- Keywords: charge carrier transport, fluctuation phenomena, low-noise electronics, reliability of semiconductor devices, terahertz detectors and sources, THz imaging, noise spectroscopy
This research group has experience and focus efforts on the development of novel device concepts dedicated to the terahertz (THz) frequency range.
Research group activities
The depth of understanding of underlying charge transport mechanisms in novel electronic devices strongly relates to the success in their further development. Important information comes from the study of charge carrier fluctuations. For example, the defectiveness of semiconductor might give a rise to the excess fluctuations in the low frequency range. Therefore, a thorough examination of fluctuations delivers information on peculiarities in charge transport. Noise study allows evaluating many important parameters such like device sensitivity, response speed, stability or the quality of the device, determines expected lifetime, etc.
In particular, our research group has experience and focus efforts on the development of novel device concepts dedicated to the terahertz (THz) frequency range. In a last few decades, terahertz physics and technology has experienced a tremendous growth, as it found the potential applications in such ﬁelds as space research, security, drugs control, medical and biological imaging, quality control, etc. Much part of this growth owes to the successful development of novel methods of THz generation and detection, for which the study of electric noise is of high importance.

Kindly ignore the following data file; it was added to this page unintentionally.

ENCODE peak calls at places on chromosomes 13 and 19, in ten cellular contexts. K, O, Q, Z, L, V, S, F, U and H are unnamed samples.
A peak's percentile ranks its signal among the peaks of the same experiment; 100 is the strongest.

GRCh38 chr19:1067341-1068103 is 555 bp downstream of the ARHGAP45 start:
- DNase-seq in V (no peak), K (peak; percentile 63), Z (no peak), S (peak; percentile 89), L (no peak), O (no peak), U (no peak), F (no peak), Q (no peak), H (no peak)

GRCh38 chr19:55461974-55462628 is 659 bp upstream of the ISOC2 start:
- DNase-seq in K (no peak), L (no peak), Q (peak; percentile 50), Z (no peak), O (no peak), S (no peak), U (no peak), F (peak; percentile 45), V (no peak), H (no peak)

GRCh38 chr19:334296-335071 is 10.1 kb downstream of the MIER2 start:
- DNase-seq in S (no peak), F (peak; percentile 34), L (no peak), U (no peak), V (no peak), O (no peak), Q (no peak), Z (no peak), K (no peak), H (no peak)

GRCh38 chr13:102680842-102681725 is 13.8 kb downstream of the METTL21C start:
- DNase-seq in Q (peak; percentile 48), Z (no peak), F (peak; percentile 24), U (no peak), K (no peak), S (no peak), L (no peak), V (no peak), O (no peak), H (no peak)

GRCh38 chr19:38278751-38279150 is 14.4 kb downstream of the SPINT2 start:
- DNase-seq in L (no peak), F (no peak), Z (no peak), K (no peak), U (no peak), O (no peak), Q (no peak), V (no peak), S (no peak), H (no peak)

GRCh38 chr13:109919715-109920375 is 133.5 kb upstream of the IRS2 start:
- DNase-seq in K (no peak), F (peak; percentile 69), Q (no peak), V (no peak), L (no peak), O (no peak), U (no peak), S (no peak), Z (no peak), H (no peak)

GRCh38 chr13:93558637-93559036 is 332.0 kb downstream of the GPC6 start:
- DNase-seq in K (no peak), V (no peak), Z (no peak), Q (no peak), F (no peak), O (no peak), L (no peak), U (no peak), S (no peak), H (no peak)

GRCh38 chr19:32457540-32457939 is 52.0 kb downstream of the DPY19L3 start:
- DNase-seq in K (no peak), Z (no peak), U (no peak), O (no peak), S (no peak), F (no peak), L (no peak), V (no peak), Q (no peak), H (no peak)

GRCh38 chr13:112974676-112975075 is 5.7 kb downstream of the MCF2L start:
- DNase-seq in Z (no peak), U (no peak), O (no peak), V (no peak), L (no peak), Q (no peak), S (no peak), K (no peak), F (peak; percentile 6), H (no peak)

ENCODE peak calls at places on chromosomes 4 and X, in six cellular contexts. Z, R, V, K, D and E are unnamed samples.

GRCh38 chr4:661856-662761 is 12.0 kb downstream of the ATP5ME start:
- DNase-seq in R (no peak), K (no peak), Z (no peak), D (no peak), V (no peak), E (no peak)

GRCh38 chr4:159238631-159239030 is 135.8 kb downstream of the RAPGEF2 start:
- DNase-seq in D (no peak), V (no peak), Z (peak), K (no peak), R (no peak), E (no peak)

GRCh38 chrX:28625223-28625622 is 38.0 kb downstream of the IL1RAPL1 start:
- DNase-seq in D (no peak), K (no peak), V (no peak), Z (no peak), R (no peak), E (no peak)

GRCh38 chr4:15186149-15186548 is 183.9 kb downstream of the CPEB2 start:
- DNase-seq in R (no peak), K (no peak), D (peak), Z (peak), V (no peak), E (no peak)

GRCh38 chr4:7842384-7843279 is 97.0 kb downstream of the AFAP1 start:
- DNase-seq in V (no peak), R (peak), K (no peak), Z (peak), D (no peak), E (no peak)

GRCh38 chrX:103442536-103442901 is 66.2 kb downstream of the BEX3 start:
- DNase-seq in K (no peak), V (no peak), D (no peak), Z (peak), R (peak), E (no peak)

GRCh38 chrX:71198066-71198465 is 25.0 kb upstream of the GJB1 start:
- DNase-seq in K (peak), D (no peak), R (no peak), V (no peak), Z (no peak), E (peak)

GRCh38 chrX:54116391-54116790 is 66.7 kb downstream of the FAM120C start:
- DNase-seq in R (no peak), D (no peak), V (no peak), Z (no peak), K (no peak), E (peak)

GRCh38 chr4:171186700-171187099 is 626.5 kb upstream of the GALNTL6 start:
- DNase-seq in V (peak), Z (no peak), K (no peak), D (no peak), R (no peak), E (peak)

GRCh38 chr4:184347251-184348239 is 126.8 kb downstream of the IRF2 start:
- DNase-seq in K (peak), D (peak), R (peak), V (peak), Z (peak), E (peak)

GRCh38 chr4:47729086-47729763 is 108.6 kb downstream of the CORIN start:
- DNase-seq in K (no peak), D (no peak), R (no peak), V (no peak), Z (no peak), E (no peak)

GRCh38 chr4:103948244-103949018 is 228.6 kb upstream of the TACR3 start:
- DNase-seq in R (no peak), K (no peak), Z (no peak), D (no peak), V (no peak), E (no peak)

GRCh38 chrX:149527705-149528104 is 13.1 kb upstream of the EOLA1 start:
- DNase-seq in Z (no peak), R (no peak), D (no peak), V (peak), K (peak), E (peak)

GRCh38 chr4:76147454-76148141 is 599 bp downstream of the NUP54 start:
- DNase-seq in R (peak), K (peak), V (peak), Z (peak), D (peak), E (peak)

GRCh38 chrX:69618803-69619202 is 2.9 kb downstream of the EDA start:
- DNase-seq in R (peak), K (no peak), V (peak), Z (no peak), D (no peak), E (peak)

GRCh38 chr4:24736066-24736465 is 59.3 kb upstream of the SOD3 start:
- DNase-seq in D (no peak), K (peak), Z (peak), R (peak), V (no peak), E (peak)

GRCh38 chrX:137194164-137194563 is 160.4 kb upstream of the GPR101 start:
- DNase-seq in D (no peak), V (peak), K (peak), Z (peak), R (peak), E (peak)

Main direction of our research:
- Charge carrier transport and device modelling for field-effect transistor-based terahertz detectors fabricated with Si CMOS and AlGaN/GaN HEMT fabrication technologies;
- Fast terahertz receivers for point-to-point communications;
- Development of high-speed terahertz imaging arrays and systems for hyperspectral imaging;
- Semiconductor superlattice-based terahertz generation;
- Sensitivity evaluations for different kind terahertz detectors incl. Si CMOS FETs, AlGaN/GaN HEMTs, monolayer graphene FETs, “bow-tie” diodes;
- Noise spectroscopy of novel multiferoic materials (e.g. with carbon nano particles);
- Noise measurement-based transport and reliability studies of (2–3) μm GaSb laser diodes;
Ideas that are under consideration for future focus:
- Development of terahertz detector arrays;
- Applications of terahertz imaging and spectroscopy;
- Semiconductor lasers for infrared frequency range, their design and development;
- Receivers for THz communication systems.
The laboratory performs low-noise measurements, noise spectroscopy and characterizations for various electronic devices and materials.
Sensitivity estimations of THz detectors and receivers, evaluationof power for THz sources.
Open access noise research laboratory offers access for investigations of noise and electrical characteristics of semiconductor devices up to 50 GHz.
Meet our team
Leader researcher: Prof. Dr. Jonas Matukas